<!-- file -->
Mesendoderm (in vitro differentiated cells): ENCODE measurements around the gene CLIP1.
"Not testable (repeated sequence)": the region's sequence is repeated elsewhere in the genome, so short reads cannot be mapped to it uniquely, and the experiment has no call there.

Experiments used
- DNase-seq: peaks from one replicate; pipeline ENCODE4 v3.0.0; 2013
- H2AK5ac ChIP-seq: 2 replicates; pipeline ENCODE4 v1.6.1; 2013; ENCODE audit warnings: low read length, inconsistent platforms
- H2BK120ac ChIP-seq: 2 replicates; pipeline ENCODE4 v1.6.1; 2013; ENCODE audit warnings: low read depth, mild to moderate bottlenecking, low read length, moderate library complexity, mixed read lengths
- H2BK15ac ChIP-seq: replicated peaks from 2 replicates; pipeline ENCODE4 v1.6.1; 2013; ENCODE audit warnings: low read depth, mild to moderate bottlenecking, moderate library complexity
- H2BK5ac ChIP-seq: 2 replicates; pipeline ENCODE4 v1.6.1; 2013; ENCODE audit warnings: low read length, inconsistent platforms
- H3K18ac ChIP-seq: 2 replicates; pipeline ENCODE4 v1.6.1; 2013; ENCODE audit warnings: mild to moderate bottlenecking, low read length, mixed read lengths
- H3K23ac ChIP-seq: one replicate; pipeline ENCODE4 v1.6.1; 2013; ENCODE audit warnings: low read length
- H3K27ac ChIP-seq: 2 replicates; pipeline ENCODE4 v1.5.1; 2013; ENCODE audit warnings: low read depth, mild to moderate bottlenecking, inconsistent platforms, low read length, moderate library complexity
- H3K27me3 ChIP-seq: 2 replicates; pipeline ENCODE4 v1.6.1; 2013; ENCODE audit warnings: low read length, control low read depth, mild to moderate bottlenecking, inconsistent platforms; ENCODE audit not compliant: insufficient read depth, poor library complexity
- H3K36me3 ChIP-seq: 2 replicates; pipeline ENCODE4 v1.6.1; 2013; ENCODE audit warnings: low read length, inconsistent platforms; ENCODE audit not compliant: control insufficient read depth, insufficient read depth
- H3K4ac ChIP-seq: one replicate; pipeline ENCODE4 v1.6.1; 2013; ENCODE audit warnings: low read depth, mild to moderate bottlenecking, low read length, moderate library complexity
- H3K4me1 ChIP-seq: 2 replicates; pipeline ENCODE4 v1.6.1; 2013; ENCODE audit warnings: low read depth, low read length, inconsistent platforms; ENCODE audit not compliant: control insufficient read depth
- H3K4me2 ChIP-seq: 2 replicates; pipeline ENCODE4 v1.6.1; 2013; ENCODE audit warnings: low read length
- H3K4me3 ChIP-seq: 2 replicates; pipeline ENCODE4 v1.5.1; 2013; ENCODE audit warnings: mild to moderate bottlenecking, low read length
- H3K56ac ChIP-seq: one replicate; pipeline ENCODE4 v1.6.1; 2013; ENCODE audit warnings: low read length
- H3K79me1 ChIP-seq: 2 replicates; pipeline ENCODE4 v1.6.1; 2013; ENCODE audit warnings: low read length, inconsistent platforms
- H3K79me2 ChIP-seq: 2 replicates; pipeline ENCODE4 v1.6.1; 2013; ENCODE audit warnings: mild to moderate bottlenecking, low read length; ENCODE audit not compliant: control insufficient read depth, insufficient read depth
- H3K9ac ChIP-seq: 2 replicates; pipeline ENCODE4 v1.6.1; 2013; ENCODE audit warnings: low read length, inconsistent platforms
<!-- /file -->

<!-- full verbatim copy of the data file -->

Mesendoderm (in vitro differentiated cells): ENCODE measurements around the gene CLIP1.
"Not testable (repeated sequence)": the region's sequence is repeated elsewhere in the genome, so short reads cannot be mapped to it uniquely, and the experiment has no call there.

Experiments used
- DNase-seq: peaks from one replicate; pipeline ENCODE4 v3.0.0; 2013
- H2AK5ac ChIP-seq: 2 replicates; pipeline ENCODE4 v1.6.1; 2013; ENCODE audit warnings: low read length, inconsistent platforms
- H2BK120ac ChIP-seq: 2 replicates; pipeline ENCODE4 v1.6.1; 2013; ENCODE audit warnings: low read depth, mild to moderate bottlenecking, low read length, moderate library complexity, mixed read lengths
- H2BK15ac ChIP-seq: replicated peaks from 2 replicates; pipeline ENCODE4 v1.6.1; 2013; ENCODE audit warnings: low read depth, mild to moderate bottlenecking, moderate library complexity
- H2BK5ac ChIP-seq: 2 replicates; pipeline ENCODE4 v1.6.1; 2013; ENCODE audit warnings: low read length, inconsistent platforms
- H3K18ac ChIP-seq: 2 replicates; pipeline ENCODE4 v1.6.1; 2013; ENCODE audit warnings: mild to moderate bottlenecking, low read length, mixed read lengths
- H3K23ac ChIP-seq: one replicate; pipeline ENCODE4 v1.6.1; 2013; ENCODE audit warnings: low read length
- H3K27ac ChIP-seq: 2 replicates; pipeline ENCODE4 v1.5.1; 2013; ENCODE audit warnings: low read depth, mild to moderate bottlenecking, inconsistent platforms, low read length, moderate library complexity
- H3K27me3 ChIP-seq: 2 replicates; pipeline ENCODE4 v1.6.1; 2013; ENCODE audit warnings: low read length, control low read depth, mild to moderate bottlenecking, inconsistent platforms; ENCODE audit not compliant: insufficient read depth, poor library complexity
- H3K36me3 ChIP-seq: 2 replicates; pipeline ENCODE4 v1.6.1; 2013; ENCODE audit warnings: low read length, inconsistent platforms; ENCODE audit not compliant: control insufficient read depth, insufficient read depth
- H3K4ac ChIP-seq: one replicate; pipeline ENCODE4 v1.6.1; 2013; ENCODE audit warnings: low read depth, mild to moderate bottlenecking, low read length, moderate library complexity
- H3K4me1 ChIP-seq: 2 replicates; pipeline ENCODE4 v1.6.1; 2013; ENCODE audit warnings: low read depth, low read length, inconsistent platforms; ENCODE audit not compliant: control insufficient read depth
- H3K4me2 ChIP-seq: 2 replicates; pipeline ENCODE4 v1.6.1; 2013; ENCODE audit warnings: low read length
- H3K4me3 ChIP-seq: 2 replicates; pipeline ENCODE4 v1.5.1; 2013; ENCODE audit warnings: mild to moderate bottlenecking, low read length
- H3K56ac ChIP-seq: one replicate; pipeline ENCODE4 v1.6.1; 2013; ENCODE audit warnings: low read length
- H3K79me1 ChIP-seq: 2 replicates; pipeline ENCODE4 v1.6.1; 2013; ENCODE audit warnings: low read length, inconsistent platforms
- H3K79me2 ChIP-seq: 2 replicates; pipeline ENCODE4 v1.6.1; 2013; ENCODE audit warnings: mild to moderate bottlenecking, low read length; ENCODE audit not compliant: control insufficient read depth, insufficient read depth
- H3K9ac ChIP-seq: 2 replicates; pipeline ENCODE4 v1.6.1; 2013; ENCODE audit warnings: low read length, inconsistent platforms